Solution: Regular dental check-ups to monitor bone changes, with potential adjustments or relining of dentures.
Difficulty with Adhesives
Cause: Excessive use of denture adhesives may indicate an ill-fitting denture.
Solution: Professional evaluation to ensure the prosthesis fits properly, reducing the need for excessive adhesive use.
Cause: Adjusting to dentures may temporarily impact speech patterns.
Solution: Practice speaking with the dentures, and if issues persist, seek professional advice for adjustments.
Modern Alternatives: Dental Implants
While dentures have been a traditional, short-term solution for tooth replacement, dental implants represent a more modern and permanent alternative. Dental implants involve the surgical placement of titanium posts into the jawbone, providing a stable foundation for a new set of ceramic prosthetic teeth. This method offers superior stability, functionality, and aesthetics compared to traditional dentures. While the initial cost is higher, the long-term benefits and natural look and feel make dental implants an increasingly popular choice.
There are two different dental implant options – fixed and removable bridge options. A fixed arch (or All on 4) option is screwed to the dental implants and can only be removed by your Aria dentist or an Overdenture, which clips onto the dental implants offering additional strength and support compared to a traditional denture (no more loose dentures) and can be removed for easy cleaning (watch the video below).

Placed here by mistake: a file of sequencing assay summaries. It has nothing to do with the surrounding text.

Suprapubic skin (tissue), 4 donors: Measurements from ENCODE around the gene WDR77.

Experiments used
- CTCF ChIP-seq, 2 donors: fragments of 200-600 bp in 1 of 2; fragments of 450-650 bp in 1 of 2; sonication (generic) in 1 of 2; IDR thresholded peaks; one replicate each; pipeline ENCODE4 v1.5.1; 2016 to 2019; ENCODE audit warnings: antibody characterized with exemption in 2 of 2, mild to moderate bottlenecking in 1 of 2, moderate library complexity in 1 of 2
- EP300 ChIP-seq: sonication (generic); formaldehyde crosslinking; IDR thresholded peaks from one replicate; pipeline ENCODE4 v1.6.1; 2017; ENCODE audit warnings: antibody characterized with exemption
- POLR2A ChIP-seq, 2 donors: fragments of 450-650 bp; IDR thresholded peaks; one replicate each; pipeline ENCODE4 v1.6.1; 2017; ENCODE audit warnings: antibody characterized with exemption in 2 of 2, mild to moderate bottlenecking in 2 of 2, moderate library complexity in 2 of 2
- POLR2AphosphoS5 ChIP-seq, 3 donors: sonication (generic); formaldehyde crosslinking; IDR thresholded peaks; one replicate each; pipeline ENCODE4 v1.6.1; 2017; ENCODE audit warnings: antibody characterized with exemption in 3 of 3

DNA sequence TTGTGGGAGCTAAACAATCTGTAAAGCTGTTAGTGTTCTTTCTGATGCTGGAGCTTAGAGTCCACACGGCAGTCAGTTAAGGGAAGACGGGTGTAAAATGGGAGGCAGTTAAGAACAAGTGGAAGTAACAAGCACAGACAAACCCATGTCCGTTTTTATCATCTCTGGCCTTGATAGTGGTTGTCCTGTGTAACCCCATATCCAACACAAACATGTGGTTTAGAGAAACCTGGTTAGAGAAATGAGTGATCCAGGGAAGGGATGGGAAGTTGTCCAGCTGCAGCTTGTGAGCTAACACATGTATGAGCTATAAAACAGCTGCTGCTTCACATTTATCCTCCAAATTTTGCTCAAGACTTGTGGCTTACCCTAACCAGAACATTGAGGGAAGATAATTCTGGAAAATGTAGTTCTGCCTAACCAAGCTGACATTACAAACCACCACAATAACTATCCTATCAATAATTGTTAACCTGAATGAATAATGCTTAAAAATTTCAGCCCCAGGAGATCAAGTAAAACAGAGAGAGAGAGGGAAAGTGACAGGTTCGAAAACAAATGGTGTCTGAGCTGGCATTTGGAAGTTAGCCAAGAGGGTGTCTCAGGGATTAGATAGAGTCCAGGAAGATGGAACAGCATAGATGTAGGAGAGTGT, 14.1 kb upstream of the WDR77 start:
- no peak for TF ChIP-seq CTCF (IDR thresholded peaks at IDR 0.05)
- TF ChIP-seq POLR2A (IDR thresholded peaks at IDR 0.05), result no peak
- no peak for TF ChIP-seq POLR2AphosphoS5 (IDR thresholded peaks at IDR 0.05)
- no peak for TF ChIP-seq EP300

How To Video: Cleaning Dentures and Overdentures
Have Loose Dentures? Aria can help.
Remember, the key to achieving a better fit is open communication with your Aria dentist. They have the expertise to assess your situation, recommend appropriate solutions, and ensure that your new dental prosthesis is tailored to your unique oral anatomy.
Understanding the causes and solutions for loose dentures is crucial for individuals seeking effective tooth replacement options. Regular relining, proper maintenance, and awareness of modern alternatives like dental implants can empower individuals to make informed decisions about their oral health, overall well-being and long-term goals. At Aria, we offer free, no-obligation dental implant consultations with our Dental Specialist to allow patients to understand their options better.
Ultimately, whether choosing traditional dentures or exploring dental implant options, it is essential to work closely with your Aria Dental dentist to achieve the best possible outcome for your desired tooth replacement.